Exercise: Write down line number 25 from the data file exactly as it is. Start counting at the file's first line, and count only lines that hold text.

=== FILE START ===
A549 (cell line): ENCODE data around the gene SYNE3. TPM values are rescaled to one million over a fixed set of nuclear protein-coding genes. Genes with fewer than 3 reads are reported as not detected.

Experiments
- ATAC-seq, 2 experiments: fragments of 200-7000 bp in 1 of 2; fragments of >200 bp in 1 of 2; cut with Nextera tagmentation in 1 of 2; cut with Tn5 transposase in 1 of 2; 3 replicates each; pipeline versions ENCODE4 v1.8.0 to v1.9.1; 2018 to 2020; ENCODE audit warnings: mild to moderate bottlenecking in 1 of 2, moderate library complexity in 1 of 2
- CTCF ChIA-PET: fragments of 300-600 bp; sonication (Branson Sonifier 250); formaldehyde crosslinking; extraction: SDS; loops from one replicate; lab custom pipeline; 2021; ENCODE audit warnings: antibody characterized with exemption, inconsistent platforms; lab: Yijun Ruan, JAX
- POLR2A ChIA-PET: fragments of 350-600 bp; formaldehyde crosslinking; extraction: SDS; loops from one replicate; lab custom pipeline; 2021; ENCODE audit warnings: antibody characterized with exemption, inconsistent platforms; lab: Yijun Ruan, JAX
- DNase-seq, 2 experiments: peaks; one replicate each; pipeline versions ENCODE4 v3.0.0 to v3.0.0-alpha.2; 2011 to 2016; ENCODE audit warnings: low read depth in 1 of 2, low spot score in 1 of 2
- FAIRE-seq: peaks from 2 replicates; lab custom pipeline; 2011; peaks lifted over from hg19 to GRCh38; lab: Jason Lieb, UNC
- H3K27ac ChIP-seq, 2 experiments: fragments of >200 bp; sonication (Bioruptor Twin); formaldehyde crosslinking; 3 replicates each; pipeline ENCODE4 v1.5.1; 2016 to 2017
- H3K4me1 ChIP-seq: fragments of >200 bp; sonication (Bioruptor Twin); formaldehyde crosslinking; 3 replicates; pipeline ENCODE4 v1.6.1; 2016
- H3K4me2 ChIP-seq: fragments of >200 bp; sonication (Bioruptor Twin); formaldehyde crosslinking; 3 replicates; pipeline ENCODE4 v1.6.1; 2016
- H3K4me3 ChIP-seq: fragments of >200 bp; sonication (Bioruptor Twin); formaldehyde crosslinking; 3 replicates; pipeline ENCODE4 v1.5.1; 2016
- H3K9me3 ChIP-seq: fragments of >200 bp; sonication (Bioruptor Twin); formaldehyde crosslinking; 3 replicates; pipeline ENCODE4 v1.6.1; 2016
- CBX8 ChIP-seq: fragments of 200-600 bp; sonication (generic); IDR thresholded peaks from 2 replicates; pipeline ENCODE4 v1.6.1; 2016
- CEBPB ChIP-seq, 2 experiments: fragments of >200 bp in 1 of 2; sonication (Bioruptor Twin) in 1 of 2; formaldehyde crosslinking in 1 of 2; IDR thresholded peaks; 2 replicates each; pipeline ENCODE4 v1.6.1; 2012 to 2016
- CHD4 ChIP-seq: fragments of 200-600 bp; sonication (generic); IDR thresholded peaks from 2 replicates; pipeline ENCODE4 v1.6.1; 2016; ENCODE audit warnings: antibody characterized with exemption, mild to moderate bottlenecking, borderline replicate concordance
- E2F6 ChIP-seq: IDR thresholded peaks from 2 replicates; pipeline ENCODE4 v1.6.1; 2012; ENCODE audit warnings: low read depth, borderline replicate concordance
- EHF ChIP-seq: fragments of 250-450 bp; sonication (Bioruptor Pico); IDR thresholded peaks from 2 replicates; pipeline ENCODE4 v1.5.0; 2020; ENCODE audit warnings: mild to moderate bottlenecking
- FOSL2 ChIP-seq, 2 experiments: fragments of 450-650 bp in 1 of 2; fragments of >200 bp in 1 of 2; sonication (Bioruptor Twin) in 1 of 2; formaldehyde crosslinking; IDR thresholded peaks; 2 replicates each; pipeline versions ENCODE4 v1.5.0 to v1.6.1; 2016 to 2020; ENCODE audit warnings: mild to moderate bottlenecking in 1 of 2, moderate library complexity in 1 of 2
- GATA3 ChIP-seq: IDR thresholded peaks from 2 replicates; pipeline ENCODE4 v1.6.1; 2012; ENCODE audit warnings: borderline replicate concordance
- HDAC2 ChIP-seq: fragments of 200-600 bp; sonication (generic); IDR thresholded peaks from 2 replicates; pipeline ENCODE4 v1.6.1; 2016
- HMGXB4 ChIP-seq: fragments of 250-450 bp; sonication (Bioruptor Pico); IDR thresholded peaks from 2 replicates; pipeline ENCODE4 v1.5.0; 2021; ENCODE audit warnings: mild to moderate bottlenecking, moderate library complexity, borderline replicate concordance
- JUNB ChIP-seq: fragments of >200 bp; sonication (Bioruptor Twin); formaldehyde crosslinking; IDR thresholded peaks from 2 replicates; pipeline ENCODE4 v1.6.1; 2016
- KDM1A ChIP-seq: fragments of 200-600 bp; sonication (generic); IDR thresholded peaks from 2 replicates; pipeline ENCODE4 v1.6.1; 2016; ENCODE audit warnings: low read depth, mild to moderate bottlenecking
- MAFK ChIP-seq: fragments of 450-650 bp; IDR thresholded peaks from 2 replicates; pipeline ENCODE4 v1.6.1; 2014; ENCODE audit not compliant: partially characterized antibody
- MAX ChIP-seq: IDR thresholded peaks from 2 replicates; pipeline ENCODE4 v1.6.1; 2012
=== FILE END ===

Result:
- MAX ChIP-seq: IDR thresholded peaks from 2 replicates; pipeline ENCODE4 v1.6.1; 2012